6. Section 242 of the Code of Criminal Procedure lays down that in cases tried as summons cases, substance of the accusation should be stated to the accused when the accused appears or is brought before Magistrate and the say of the accused is to be recorded. This cases to show that the accused be present when the substance of the accusation is read over to him by the Magistrate. As to how the substance of the accusation is to be read over to an accused when the accused is absent because of exemption from appearance granted him is a different aspect of the matter.

In this case, what is being considered is the procedure to be followed by a Magistrate when an accused appears before him or is brought before him. It is the duty of the Magistrate to explain the substance of the accusation to the accused so as to make him understand fully the implications of the same and then proceed to record what the accused states before him. It is thus seen that the law envisages the plea to flow from the mouth of the accused himself. There is no provision in Chapter XX of the Code of Criminal Procedure dealing with the trial of summons cases by Magistrate to record the plea of an accused on two occasions.

It is, no doubt, clear from the proceedings that transpired before the learned Magistrates narrated above the plea of the respondent had been recorded and the respondent had pleaded not guilty. But, once again later on the same day a typed application, purporting to be under the L. T. M. of respondent was presented and that appeared to contain a plea of guilty and that plea was accepted by the learned Magistrate and relied upon to base conviction against the respondent. In my opinion, the procedure adopted by the learned Magistrate is not according to law. He could not have relied upon the contents of the said application as the plea put forward by the respondent to the substance of the accusation put Under Section 242 of the Code of Criminal Procedure.

7. It is generally observed that recording of pleas especially in cases not involving grave charges appears to be done by the lower courts in rather a mechanical manner. It is to be remembered in this connection that whenever there is plea of guilty, discretion still vests in the courts to decide whether, it should or should not be accepted and relied upon. That goes to show that the courts are required to be very observant when pleas of such nature are put forward by accused.

The way in which the plea Is put forward is important, because it is on that basis that the court has to decide whether the plea put forward appears to be voluntary and true.. After recording a plea of guilty, it is, in my opinion, necessary for the courts to look into the papers produced by the prosecution in order to find out whether the plea of guilty should be accepted or not. If it appears from the documents and the papers produced by the prosecution that even on the facts disclosed by such papers there is no likelihood of the charge levelled against a particular accused being satisfactorily established, the courts should not use the discretion vested in them in favour of accepting the plea of guilty.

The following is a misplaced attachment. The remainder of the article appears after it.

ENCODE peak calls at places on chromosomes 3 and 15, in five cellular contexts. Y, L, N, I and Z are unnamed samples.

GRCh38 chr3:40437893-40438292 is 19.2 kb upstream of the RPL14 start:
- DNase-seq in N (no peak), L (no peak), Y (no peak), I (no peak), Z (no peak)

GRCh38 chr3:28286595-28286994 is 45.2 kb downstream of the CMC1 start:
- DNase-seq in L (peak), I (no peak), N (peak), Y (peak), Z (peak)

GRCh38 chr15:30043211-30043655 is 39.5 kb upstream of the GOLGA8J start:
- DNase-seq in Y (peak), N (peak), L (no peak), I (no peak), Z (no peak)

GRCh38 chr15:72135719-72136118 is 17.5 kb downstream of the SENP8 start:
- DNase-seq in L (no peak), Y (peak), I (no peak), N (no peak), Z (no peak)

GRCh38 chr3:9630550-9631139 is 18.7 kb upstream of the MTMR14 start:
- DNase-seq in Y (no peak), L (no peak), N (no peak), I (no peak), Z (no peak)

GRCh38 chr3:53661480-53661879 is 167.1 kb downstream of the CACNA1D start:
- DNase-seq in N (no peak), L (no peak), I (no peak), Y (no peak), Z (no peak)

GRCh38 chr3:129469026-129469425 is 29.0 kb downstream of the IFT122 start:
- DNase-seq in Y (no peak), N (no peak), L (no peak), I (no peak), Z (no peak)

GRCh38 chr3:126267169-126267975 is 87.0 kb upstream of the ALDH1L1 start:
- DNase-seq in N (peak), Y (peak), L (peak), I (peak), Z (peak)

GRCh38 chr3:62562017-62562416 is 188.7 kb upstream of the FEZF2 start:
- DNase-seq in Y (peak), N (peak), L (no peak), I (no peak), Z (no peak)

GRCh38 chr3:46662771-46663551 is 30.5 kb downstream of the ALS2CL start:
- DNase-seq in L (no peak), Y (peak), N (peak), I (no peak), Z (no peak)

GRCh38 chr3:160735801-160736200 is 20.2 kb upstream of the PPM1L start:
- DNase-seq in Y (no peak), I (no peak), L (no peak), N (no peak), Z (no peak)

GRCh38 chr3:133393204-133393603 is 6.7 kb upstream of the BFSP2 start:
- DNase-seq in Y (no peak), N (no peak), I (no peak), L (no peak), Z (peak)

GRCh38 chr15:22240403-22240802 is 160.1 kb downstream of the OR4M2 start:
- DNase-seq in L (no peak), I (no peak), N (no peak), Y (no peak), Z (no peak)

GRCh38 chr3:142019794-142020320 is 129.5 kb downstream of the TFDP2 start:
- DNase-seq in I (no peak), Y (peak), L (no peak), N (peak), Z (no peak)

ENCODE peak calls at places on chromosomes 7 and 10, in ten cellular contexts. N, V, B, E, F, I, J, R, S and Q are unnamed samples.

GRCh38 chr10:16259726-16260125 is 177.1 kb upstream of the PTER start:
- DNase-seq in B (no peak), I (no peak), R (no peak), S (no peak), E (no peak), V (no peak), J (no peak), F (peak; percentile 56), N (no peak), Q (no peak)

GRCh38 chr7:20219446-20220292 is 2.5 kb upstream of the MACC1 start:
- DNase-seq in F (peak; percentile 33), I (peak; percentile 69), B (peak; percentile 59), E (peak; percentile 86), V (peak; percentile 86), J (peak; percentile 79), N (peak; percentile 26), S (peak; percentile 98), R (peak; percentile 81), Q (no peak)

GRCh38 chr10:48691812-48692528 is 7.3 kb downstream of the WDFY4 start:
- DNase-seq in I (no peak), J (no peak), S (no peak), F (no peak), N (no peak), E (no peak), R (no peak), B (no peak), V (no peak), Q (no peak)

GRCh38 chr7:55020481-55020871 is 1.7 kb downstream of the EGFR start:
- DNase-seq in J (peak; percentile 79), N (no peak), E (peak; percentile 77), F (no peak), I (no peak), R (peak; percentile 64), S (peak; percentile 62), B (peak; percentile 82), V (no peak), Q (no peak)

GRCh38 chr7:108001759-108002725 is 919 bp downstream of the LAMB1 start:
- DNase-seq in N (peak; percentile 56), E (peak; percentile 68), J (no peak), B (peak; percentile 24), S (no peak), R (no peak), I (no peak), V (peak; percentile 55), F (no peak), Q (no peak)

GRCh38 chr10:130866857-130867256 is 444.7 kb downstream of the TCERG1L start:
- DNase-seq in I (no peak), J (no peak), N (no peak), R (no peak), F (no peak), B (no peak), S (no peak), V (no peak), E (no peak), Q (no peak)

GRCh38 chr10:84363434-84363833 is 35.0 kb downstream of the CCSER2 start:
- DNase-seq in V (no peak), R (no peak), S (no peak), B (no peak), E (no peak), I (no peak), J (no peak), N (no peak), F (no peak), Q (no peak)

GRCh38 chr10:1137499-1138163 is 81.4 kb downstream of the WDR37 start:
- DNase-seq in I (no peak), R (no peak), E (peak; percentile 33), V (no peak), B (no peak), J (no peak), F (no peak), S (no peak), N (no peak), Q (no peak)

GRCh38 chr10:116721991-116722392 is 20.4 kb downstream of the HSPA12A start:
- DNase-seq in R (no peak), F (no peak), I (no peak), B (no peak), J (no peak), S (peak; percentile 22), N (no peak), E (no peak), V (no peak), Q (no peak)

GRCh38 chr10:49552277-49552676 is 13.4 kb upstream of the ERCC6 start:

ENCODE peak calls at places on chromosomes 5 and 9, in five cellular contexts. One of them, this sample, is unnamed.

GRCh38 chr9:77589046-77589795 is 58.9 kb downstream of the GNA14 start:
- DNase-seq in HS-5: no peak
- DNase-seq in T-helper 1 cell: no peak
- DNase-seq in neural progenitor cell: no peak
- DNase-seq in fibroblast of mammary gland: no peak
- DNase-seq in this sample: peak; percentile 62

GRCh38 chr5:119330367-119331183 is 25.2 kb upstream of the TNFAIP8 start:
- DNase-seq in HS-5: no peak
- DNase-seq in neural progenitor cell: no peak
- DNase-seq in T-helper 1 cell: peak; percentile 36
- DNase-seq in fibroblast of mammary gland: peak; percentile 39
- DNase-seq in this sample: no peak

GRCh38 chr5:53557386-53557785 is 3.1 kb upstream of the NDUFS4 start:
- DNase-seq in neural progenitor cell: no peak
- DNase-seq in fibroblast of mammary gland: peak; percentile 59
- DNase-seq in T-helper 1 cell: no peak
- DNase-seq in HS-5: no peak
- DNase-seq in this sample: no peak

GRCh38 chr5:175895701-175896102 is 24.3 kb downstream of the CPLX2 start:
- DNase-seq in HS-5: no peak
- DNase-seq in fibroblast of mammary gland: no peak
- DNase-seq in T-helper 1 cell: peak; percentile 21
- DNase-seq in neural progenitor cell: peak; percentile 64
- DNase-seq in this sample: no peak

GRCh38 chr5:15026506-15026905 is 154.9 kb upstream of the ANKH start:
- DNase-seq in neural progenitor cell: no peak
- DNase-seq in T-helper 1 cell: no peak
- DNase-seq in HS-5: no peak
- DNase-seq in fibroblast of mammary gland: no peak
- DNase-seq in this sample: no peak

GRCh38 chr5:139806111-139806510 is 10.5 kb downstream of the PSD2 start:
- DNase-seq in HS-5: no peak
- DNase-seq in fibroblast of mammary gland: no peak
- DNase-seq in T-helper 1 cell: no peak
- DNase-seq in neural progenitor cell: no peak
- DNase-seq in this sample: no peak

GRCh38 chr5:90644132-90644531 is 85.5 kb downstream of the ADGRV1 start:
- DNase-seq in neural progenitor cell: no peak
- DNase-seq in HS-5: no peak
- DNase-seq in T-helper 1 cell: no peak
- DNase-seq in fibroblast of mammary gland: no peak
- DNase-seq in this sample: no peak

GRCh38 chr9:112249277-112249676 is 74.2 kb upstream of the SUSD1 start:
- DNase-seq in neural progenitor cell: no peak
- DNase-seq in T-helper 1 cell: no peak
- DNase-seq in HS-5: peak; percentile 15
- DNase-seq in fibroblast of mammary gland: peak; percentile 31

In view of all these matters, it is, in my opinion, absolutely essential that the courts should be very observant while recording the plea and the Courts should see that the plea flows from the very lips of the concerned accused.

8. In the case on hand, it is clearly seen that the learned Magistrate ought to have been put on guard before accepting the plea of guilty alleged to be contained in the said typed application produced later on on 17-3-1970. The reason is that the very person, viz., the respondent had pleaded not guilty earlier on that day and later on, had changed his version and had put in a typed application. In the typed application, it is clearly mentioned that he may be released on due admonition. That indicates that there was every likelihood of extraneous influence having been brought to bear on the respondent. The learned Magistrate has ignored all these aspects and has mechanically proceeded to accept the plea alleged to be contained in the said application. This is. in my opinion, indiscreet use of the judicial discretion vested in him by law.

9. In view of the aforementioned facts, circumstances and reasons, I hold that the conviction and sentence passed on the respondent is to be set aside and therefore allow this petition and set aside the conviction and sentence passed against the respondent by the Munsiff-Magistrate, Chitapur in. C. C. No. 165/3/70 on 17-3-1970 and direct the papers to be remitted back to the court of the Munsiff-Magistrate, Chitapur for disposal of the case afresh according to law bearing in mind the observations made in the body of the order above.